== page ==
A view for all seasons
Arstafaltet is a vast park within the municipality of Stockholm identified as a site into which the city can expand. The masterplan for the area accommodates 4000 new homes creating a community to house an estimated 10,000 inhabitants by 2035. We were invited by Folkhem, a Swedish developer who are committed to building 100% CLT, to propose a design for the south-east corner of the wider masterplan.
The flat site with a north-south orientation is one of the primary gateways to the masterplan. There is an estate of tower blocks to the north and a large park to the south that is set to be developed with seven storey residential buildings. The client’s objective for this visible site was to achieve a lively, community feel with one overarching constraint to the design: the highest buildings should be on the south of the site facing one of the primary routes through the masterplan.
Responding to the context our design has an animated main street to the south with shops, cafés and community facilities interspaced with planting and seating to provide opportunities for chance meetings and social interaction. Facing away from this, three residential blocks slope north towards a row of townhouses, creating a shared pedestrian street between buildings. A quiet and safe environment for children, older people and families.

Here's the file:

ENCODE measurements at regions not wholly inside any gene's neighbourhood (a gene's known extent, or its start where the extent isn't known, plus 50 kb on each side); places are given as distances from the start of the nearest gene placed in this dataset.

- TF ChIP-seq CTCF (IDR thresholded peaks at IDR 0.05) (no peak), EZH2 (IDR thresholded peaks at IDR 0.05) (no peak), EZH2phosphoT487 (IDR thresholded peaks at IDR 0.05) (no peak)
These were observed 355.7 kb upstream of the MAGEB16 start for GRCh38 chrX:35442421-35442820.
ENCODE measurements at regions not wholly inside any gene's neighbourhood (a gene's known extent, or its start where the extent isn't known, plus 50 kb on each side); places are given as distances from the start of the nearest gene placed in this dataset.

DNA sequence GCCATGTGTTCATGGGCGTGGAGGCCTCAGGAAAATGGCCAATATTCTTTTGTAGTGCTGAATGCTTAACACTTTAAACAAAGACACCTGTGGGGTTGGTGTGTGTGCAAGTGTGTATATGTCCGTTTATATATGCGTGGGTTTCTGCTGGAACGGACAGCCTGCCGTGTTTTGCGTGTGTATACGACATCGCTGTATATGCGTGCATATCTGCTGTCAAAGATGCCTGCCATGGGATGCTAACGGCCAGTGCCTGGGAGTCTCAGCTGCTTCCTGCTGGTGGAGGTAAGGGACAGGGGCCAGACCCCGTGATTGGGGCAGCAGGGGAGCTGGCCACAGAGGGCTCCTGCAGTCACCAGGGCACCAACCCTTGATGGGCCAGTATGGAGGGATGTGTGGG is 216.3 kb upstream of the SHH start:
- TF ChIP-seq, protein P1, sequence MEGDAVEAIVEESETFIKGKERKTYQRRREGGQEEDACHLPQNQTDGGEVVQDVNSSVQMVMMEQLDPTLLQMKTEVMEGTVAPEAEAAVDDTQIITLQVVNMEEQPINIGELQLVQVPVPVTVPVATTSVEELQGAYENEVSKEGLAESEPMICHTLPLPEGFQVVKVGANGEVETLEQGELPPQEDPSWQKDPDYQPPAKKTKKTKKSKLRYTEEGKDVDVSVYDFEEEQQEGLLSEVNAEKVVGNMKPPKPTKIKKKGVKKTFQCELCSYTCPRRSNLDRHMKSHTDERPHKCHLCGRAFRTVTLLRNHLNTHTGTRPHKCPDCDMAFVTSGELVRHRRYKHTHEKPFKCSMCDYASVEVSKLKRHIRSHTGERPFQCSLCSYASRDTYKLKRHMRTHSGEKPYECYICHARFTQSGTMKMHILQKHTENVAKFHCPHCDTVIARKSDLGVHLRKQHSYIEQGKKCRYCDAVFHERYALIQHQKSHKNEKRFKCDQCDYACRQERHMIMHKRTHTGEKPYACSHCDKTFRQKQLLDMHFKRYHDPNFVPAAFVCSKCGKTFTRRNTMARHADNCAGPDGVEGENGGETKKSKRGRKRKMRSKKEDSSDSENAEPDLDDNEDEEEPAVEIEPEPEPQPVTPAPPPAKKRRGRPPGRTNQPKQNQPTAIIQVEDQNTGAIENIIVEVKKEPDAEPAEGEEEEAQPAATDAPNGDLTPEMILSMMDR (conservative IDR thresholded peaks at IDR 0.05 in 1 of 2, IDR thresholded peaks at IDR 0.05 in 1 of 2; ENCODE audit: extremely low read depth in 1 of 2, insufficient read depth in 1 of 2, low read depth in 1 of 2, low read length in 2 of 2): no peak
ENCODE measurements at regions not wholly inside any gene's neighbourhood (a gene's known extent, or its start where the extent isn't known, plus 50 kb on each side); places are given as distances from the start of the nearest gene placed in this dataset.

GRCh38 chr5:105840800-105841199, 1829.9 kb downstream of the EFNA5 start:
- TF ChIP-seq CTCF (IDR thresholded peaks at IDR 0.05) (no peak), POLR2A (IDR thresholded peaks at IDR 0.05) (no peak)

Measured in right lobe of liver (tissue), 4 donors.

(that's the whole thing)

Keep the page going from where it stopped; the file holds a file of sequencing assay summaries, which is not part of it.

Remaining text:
Facing away from this, three residential blocks slope north towards a row of townhouses, creating a shared pedestrian street between buildings. A quiet and safe environment for children, older people and families.
The main street and shared street have different character but are unified by a shared palatte of materials which is applied throughout the scheme. At ground level there is a textured concrete plinth with black timber cladding. Above the timber fades to grey with varying widths differentiating the upper residential floors. A limited number of window types are used throughout with handcrafted metalwork on all l projecting balconies and balustrades.
The angle of the buildings allows sunlight to filter into the shared spaces and reduces overshadowing. The sloping green roofs and street planted with a wild flower garden, allotment beds and a variety of trees create a valley which changes with the seasons, allowing the building to evolve with its environment.